Ok, so your competitors are buying links or breaking some other search engine guidelines, so you want to run out and report them. But have you studied why what they're doing is having the effect that it is? Have you figured out which link placements are bringing them the most benefit? Have you figured out which sites are giving them the most bang for their buck? Have you figured out why their obviously cross-linked sites are even bringing them benefit?
One of the “blackhats” I know told me once “Blackhat is merely figuring out what works whitehat and then automating it as much as possible.” The techniques are the same – it is the legitimacy of obtaining or implementing those techniques that make them “black” or “white” in the world of SEO.
You can learn from these folks and then backtrack what is working for them and figure out a way to legitimately benefit from what they're teaching you about the algorithm.
As I've always said, every good blackhat I know can whitehat their asses off. The difference is that legitimately implementing their techniques will protect you from future algorithmic changes. You get the benefits without the risk.
Constantly focusing on others takes the focus off where it should be
Is your website and your marketing strategy the best it can be? Focusing on what everyone else does and why your organic SEO life is so unfair distracts you from doing what will benefit you most – improving YOURSELF. The best thing you can do for your Web site is to focus on IT and not spend all your time whining about your competitors.
Reporting your competitors is no more an SEO strategy than a heavyset person complaining about what good genes her skinny friend has is a weight loss technique.
- Focus on creating a point of difference.
- Focus on creating compelling and unique content.
- Focus on promoting your blog or website.
- Focus on finding horizontal exposure and link opportunities.
- Focus on creating the best site architecture possible.
- Focus on working your internal links to get maximum effect.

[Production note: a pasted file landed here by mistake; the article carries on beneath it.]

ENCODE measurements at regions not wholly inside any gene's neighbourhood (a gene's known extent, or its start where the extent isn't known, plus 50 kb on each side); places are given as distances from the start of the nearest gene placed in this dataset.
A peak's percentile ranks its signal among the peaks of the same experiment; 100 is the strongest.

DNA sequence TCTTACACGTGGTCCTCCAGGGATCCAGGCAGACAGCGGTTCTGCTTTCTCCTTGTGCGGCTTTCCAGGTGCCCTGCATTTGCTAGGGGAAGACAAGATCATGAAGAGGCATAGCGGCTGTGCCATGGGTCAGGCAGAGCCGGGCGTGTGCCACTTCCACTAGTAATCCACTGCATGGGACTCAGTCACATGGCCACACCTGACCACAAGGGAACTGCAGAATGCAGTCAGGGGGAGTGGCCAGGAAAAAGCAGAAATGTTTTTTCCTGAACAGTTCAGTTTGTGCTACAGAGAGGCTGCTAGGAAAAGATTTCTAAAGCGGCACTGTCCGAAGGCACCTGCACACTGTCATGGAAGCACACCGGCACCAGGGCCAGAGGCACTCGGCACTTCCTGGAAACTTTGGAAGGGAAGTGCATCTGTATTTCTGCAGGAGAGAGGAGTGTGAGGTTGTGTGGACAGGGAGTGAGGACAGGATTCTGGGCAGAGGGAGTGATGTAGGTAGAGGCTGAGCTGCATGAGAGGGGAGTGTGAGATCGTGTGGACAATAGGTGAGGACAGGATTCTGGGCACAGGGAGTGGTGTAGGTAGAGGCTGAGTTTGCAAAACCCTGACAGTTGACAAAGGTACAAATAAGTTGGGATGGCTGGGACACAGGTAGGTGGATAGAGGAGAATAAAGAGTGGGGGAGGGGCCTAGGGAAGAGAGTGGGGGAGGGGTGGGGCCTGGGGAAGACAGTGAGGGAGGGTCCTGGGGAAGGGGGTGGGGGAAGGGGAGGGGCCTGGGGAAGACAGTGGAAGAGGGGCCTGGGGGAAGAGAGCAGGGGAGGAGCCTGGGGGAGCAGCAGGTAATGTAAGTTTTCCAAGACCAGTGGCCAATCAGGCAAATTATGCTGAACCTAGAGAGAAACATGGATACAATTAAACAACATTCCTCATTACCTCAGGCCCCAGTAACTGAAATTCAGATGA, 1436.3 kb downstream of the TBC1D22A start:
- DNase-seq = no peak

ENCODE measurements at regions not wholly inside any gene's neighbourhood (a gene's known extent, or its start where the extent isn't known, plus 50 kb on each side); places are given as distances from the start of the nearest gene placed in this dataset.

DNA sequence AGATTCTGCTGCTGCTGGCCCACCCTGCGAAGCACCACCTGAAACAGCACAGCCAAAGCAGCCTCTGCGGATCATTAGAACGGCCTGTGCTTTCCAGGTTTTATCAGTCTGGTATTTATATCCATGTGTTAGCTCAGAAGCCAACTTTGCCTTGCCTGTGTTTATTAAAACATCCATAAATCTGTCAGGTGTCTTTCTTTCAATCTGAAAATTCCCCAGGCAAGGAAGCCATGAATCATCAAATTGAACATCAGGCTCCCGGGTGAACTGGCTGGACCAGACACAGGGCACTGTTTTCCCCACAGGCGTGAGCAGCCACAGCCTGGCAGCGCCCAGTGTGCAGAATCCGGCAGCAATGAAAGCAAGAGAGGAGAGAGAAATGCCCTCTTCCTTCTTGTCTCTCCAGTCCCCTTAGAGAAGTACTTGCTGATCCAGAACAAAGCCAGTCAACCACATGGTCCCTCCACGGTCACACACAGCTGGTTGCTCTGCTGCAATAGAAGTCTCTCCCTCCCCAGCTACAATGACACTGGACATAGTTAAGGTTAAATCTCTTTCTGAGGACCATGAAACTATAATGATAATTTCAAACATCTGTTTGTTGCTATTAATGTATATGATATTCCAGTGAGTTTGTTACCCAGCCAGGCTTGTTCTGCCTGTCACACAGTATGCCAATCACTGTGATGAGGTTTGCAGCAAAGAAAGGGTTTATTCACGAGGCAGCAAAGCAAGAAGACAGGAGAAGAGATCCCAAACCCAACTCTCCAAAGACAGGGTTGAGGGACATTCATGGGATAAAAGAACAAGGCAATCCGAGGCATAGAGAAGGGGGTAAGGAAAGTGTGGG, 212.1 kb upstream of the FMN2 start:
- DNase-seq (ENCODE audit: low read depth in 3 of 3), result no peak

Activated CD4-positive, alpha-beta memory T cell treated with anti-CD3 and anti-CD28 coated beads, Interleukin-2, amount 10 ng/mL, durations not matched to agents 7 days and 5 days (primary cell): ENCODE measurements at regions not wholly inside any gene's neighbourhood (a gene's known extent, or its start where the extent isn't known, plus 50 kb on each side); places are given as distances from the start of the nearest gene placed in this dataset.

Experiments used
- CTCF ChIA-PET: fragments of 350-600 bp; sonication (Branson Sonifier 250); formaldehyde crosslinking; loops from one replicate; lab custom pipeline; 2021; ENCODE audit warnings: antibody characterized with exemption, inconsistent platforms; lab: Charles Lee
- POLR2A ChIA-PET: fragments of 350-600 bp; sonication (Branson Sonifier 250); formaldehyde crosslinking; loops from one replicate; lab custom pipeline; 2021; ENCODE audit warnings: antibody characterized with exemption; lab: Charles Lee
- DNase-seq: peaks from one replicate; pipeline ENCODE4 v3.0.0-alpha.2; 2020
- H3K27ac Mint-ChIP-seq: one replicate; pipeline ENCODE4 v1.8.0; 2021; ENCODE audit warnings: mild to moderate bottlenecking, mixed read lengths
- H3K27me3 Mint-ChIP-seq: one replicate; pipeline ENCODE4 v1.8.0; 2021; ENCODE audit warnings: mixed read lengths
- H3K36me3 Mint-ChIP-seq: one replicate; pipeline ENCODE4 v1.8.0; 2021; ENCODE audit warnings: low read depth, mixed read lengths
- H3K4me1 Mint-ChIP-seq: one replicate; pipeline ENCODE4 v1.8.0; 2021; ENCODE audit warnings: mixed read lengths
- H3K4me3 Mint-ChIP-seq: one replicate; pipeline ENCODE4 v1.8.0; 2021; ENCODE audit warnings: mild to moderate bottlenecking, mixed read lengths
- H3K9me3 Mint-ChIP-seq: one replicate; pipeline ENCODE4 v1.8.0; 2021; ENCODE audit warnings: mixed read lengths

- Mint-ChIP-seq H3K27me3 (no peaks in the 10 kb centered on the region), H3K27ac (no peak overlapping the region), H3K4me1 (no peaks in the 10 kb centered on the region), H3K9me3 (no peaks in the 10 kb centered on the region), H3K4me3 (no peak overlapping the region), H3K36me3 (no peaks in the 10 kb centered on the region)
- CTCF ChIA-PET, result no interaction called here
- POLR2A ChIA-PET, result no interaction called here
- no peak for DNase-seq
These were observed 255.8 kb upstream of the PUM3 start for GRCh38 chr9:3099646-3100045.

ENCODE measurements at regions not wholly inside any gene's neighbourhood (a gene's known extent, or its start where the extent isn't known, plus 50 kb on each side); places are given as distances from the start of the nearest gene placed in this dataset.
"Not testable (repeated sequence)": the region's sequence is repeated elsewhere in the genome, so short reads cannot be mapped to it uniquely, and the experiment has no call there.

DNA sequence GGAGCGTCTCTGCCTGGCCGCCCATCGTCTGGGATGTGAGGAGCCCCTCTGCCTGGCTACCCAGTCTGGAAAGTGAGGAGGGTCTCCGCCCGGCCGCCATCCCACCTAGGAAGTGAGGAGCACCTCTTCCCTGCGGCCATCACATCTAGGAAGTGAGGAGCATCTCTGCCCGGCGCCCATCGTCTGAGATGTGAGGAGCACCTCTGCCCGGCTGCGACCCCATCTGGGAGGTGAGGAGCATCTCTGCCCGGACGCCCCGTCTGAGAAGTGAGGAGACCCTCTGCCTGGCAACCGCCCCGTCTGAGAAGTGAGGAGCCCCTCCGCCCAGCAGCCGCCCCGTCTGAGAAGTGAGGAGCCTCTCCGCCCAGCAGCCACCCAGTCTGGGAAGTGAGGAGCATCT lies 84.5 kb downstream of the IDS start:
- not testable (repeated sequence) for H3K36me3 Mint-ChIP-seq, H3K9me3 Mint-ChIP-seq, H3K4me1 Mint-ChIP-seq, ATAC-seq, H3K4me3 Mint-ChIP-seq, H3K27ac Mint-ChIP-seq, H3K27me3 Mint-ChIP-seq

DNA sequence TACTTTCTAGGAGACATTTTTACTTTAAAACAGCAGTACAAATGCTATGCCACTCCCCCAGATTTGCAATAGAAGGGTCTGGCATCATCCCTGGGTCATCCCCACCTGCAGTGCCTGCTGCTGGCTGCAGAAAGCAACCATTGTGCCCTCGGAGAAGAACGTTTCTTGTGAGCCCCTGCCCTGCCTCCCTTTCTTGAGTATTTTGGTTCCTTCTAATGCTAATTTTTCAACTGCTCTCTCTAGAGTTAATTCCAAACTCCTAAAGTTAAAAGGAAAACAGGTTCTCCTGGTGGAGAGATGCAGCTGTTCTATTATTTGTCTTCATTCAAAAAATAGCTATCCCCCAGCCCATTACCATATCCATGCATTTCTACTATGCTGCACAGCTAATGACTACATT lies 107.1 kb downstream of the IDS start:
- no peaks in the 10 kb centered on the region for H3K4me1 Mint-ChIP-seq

- Focus on what matters… YOU.
Let the search engines sort out what your competitors are doing wrong while you build an algo-resistant and defensible site that ranks because it should and not because of the current flavor of the month SEO technique.
Frankly, no one likes a rat
The SEO industry is full of paranoid people. And I can tell you from experience that nothing gets you out of the “circle of trust” faster than tattling to search engines, even if those in that circle aren't directly affected. I know I've been told by some that I'd be “surprised at who makes reports”. And I probably would. And then I'd never share anything with them again.
There is a very fine line between fighting what you feel is an injustice and “outing” Web sites. And sometimes even the biggest names in the industry have a hard time walking it without falling off the tightrope. Much like with the “intent” of a link, it is extremely hard to discern the “intent” of an outing.
I've seen many folks drop off dinner lists over the years because they violated Omerta and discussed what was clearly off the record in public. Sure, maybe the guy you reported, this time, doesn't affect me, but maybe the next guy you report will, collaterally, due to you bringing scrutiny in an industry with a lot of glass houses or outing a little-known technique to make the Sphinn homepage.
Once you start being a potential liability, you close a lot of doors that could have resulted in a competitive advantage for both you as an SEO and your Web site and its rankings.